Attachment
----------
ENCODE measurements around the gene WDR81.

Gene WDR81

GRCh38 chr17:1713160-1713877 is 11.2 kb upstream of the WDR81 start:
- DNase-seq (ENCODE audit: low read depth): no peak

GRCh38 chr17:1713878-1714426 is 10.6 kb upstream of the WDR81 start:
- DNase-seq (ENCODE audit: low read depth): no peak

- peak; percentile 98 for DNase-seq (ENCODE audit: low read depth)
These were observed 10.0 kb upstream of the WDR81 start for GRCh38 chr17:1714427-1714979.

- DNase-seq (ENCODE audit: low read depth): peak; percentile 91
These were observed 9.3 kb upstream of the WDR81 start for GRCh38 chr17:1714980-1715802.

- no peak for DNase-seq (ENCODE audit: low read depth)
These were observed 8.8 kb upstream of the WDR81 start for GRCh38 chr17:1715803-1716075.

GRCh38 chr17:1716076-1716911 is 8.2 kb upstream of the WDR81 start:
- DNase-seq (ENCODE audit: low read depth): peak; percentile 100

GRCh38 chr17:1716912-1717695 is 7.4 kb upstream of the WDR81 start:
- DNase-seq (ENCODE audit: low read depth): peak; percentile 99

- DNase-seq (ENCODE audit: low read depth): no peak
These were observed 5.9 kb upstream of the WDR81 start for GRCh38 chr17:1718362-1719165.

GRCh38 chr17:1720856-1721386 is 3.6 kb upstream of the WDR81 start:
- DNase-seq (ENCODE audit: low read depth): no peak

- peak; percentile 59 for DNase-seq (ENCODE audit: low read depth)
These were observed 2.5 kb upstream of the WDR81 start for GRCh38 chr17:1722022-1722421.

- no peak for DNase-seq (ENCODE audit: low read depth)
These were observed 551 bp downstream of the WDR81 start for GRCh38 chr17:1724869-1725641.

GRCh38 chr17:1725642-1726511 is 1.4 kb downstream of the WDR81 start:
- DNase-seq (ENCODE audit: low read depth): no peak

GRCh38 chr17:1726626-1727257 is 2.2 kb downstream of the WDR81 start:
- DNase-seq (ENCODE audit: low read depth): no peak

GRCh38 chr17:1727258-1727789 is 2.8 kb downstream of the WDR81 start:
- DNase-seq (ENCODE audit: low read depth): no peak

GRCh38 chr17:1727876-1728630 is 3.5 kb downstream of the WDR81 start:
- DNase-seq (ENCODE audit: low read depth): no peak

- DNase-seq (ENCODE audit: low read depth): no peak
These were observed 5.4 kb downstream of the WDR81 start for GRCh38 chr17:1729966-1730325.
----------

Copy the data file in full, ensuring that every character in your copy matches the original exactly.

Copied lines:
ENCODE measurements around the gene WDR81.

Gene WDR81

GRCh38 chr17:1713160-1713877 is 11.2 kb upstream of the WDR81 start:
- DNase-seq (ENCODE audit: low read depth): no peak

GRCh38 chr17:1713878-1714426 is 10.6 kb upstream of the WDR81 start:
- DNase-seq (ENCODE audit: low read depth): no peak

- peak; percentile 98 for DNase-seq (ENCODE audit: low read depth)
These were observed 10.0 kb upstream of the WDR81 start for GRCh38 chr17:1714427-1714979.

- DNase-seq (ENCODE audit: low read depth): peak; percentile 91
These were observed 9.3 kb upstream of the WDR81 start for GRCh38 chr17:1714980-1715802.

- no peak for DNase-seq (ENCODE audit: low read depth)
These were observed 8.8 kb upstream of the WDR81 start for GRCh38 chr17:1715803-1716075.

GRCh38 chr17:1716076-1716911 is 8.2 kb upstream of the WDR81 start:
- DNase-seq (ENCODE audit: low read depth): peak; percentile 100

GRCh38 chr17:1716912-1717695 is 7.4 kb upstream of the WDR81 start:
- DNase-seq (ENCODE audit: low read depth): peak; percentile 99

- DNase-seq (ENCODE audit: low read depth): no peak
These were observed 5.9 kb upstream of the WDR81 start for GRCh38 chr17:1718362-1719165.

GRCh38 chr17:1720856-1721386 is 3.6 kb upstream of the WDR81 start:
- DNase-seq (ENCODE audit: low read depth): no peak

- peak; percentile 59 for DNase-seq (ENCODE audit: low read depth)
These were observed 2.5 kb upstream of the WDR81 start for GRCh38 chr17:1722022-1722421.

- no peak for DNase-seq (ENCODE audit: low read depth)
These were observed 551 bp downstream of the WDR81 start for GRCh38 chr17:1724869-1725641.

GRCh38 chr17:1725642-1726511 is 1.4 kb downstream of the WDR81 start:
- DNase-seq (ENCODE audit: low read depth): no peak

GRCh38 chr17:1726626-1727257 is 2.2 kb downstream of the WDR81 start:
- DNase-seq (ENCODE audit: low read depth): no peak

GRCh38 chr17:1727258-1727789 is 2.8 kb downstream of the WDR81 start:
- DNase-seq (ENCODE audit: low read depth): no peak

GRCh38 chr17:1727876-1728630 is 3.5 kb downstream of the WDR81 start:
- DNase-seq (ENCODE audit: low read depth): no peak

- DNase-seq (ENCODE audit: low read depth): no peak
These were observed 5.4 kb downstream of the WDR81 start for GRCh38 chr17:1729966-1730325.